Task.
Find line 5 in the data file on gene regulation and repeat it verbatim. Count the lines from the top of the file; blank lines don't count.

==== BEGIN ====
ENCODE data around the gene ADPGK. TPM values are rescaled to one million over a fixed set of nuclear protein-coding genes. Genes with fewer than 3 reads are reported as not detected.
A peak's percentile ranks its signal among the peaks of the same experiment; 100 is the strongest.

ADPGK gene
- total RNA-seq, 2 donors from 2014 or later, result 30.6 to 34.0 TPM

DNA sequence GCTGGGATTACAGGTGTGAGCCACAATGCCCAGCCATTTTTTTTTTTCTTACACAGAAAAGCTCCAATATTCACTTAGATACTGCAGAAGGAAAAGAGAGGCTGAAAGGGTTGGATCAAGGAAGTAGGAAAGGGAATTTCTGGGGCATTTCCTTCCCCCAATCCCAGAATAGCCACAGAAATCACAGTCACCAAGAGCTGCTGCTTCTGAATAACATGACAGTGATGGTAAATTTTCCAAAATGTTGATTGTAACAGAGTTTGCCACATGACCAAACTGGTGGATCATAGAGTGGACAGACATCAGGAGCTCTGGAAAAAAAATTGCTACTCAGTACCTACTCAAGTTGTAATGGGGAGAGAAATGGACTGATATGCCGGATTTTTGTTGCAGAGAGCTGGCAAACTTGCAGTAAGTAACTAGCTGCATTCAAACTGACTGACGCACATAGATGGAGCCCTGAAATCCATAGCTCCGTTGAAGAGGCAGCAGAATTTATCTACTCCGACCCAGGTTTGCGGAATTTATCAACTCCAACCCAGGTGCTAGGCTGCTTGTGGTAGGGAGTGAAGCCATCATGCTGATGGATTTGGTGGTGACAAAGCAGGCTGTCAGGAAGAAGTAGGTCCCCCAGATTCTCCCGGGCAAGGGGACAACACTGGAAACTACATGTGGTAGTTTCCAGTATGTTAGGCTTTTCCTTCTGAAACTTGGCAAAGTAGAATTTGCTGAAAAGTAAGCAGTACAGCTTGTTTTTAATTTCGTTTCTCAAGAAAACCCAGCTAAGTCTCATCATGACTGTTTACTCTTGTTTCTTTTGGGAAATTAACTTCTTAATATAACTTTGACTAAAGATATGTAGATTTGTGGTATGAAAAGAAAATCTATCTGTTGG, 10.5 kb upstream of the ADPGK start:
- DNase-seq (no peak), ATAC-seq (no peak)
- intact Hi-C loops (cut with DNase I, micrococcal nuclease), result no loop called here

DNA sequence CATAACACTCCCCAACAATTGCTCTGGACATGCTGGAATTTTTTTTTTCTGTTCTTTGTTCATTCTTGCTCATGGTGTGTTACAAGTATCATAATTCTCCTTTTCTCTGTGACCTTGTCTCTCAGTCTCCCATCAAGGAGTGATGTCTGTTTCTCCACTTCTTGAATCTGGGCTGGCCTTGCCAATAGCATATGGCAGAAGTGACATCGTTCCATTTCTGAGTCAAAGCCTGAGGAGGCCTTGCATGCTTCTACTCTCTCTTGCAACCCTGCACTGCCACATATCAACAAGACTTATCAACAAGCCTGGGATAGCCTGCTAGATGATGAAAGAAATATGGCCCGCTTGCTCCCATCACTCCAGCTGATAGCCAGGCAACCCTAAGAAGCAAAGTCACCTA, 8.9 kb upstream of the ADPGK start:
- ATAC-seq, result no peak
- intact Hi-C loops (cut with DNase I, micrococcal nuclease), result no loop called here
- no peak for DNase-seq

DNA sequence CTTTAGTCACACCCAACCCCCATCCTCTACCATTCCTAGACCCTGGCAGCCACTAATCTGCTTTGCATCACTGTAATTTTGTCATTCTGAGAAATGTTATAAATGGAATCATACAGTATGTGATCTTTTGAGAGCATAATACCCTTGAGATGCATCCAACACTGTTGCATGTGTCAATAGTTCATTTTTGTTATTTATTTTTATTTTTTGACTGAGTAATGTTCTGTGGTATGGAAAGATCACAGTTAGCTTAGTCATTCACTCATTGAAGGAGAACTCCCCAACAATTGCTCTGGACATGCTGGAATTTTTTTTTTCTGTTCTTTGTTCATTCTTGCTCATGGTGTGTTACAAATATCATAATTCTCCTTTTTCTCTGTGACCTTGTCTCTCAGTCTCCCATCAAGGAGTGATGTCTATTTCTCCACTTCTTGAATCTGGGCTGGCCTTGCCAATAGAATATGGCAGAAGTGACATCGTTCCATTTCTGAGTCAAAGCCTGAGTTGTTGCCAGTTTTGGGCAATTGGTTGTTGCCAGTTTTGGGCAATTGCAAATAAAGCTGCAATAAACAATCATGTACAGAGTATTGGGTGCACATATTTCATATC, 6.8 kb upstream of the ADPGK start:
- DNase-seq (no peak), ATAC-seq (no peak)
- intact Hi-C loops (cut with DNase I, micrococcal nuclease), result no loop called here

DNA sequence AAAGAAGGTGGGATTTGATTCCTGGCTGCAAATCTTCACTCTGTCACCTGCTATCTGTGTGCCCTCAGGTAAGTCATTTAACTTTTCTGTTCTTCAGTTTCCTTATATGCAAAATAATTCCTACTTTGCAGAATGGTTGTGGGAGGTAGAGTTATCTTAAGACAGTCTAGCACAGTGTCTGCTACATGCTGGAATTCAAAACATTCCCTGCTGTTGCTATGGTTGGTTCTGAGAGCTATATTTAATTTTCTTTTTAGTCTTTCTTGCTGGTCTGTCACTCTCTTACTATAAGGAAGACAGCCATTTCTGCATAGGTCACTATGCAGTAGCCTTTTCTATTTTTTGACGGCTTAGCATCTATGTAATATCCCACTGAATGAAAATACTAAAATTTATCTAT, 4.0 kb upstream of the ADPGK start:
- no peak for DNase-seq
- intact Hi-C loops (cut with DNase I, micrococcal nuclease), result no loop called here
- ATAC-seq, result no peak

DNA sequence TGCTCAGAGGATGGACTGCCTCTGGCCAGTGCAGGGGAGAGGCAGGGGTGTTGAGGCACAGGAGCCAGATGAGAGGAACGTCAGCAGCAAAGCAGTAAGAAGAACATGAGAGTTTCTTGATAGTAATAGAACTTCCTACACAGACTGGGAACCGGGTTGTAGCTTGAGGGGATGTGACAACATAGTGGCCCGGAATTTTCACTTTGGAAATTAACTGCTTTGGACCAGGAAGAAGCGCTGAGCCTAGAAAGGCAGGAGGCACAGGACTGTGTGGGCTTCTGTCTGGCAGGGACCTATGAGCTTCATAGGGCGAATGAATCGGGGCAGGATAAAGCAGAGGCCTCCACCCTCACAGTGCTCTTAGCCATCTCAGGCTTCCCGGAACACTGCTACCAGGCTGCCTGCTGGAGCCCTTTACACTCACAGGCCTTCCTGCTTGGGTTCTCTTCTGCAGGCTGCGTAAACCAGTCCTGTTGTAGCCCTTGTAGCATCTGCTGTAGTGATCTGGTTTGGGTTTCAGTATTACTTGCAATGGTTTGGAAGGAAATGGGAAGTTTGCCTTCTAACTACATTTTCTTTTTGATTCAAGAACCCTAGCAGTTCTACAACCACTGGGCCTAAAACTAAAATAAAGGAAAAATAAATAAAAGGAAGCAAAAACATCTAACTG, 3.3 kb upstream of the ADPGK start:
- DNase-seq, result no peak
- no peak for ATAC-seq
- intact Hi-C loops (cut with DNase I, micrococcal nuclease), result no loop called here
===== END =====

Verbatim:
DNA sequence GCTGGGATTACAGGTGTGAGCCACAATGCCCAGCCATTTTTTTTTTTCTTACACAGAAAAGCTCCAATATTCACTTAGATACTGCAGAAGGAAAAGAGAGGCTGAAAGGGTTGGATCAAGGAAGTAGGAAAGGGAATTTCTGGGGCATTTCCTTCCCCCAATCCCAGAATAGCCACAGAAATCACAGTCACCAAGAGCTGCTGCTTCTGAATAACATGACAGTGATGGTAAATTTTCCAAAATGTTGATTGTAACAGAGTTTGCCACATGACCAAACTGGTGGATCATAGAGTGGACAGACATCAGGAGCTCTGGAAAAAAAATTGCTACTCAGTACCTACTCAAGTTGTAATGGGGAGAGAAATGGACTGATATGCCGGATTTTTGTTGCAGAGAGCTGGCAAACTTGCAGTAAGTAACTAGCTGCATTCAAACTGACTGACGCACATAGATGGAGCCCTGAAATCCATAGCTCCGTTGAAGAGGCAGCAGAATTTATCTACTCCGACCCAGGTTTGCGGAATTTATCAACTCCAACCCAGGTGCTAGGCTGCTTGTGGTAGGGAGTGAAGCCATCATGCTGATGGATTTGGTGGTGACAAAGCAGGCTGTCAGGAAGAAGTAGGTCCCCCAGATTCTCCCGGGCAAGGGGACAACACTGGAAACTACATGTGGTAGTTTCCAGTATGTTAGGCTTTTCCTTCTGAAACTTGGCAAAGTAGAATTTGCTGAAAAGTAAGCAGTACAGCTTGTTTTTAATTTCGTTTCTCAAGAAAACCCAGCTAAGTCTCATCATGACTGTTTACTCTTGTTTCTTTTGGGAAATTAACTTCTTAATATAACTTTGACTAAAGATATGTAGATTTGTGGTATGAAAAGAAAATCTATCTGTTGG, 10.5 kb upstream of the ADPGK start: